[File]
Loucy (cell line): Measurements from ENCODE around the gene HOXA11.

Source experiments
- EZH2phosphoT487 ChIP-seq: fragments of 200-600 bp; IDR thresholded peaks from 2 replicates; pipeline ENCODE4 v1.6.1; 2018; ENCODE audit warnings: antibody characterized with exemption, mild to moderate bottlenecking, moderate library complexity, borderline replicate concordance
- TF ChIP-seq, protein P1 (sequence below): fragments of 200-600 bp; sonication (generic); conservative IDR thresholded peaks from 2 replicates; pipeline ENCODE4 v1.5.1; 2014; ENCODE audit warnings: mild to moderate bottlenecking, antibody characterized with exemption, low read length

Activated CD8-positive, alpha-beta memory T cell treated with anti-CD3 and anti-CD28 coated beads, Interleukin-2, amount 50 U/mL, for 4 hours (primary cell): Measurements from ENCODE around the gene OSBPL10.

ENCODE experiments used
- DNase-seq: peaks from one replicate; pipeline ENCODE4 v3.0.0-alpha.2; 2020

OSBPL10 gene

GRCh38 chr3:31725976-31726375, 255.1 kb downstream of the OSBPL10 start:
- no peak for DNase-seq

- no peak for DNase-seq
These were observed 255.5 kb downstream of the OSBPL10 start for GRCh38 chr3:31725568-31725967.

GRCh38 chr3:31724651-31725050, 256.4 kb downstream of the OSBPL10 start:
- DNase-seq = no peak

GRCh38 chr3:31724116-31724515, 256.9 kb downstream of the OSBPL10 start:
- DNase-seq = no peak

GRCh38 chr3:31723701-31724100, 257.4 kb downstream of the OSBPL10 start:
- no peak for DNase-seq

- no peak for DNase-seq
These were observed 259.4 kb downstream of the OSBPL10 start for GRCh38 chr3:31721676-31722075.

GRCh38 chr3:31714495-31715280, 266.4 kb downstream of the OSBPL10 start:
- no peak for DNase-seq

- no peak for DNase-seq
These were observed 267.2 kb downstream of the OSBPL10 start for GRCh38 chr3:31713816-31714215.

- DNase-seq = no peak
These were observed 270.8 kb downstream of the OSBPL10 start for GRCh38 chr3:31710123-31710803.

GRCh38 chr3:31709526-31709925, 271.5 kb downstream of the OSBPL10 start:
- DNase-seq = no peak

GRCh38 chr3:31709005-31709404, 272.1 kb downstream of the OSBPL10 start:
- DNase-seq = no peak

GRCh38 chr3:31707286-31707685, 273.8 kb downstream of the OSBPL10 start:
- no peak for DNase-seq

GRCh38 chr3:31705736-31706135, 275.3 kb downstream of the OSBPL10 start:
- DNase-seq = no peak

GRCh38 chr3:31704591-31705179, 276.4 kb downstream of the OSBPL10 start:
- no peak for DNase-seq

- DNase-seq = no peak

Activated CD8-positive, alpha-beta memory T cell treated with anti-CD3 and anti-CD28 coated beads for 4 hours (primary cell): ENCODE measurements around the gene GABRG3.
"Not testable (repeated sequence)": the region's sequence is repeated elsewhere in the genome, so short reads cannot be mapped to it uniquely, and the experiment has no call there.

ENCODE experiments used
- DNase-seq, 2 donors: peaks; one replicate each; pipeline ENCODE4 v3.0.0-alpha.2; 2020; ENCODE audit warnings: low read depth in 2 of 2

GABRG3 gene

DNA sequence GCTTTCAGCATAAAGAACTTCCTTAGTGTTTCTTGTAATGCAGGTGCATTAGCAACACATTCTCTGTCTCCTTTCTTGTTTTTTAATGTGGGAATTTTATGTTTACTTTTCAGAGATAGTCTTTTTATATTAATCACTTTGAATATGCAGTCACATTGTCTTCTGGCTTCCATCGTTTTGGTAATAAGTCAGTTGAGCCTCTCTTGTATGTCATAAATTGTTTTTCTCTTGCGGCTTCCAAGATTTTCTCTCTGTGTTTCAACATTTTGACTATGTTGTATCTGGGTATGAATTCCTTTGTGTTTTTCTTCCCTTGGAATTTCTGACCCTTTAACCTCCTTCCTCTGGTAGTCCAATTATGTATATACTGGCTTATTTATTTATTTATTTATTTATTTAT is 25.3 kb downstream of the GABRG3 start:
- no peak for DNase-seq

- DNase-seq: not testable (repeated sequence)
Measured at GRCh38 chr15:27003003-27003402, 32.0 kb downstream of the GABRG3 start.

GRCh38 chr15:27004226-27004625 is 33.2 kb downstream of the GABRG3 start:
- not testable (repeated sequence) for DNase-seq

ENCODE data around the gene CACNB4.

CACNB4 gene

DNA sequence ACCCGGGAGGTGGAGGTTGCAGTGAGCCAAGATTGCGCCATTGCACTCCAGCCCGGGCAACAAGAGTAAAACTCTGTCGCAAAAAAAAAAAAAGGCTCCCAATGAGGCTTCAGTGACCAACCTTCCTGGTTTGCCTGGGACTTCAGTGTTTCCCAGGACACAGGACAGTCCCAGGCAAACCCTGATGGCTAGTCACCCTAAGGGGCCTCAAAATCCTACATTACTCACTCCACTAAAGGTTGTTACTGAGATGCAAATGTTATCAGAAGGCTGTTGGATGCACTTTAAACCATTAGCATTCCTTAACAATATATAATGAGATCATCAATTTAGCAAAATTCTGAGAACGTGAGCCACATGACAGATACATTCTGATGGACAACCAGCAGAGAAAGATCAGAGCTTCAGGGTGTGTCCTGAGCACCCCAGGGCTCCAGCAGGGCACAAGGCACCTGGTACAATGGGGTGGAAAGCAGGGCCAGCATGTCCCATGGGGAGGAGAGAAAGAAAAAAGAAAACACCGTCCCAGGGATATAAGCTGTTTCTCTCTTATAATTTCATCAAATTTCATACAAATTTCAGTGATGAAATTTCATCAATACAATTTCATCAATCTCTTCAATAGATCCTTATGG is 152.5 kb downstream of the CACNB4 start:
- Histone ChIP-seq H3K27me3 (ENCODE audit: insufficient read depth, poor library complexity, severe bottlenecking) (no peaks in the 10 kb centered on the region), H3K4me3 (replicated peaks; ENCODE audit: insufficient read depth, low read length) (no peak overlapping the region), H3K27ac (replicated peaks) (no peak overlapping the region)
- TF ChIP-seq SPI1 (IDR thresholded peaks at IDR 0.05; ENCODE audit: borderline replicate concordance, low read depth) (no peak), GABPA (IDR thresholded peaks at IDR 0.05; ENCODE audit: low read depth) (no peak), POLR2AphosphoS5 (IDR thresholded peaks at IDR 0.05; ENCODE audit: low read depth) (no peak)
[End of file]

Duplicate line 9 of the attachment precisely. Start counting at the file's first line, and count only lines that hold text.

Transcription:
GRCh38 chr3:31725976-31726375, 255.1 kb downstream of the OSBPL10 start: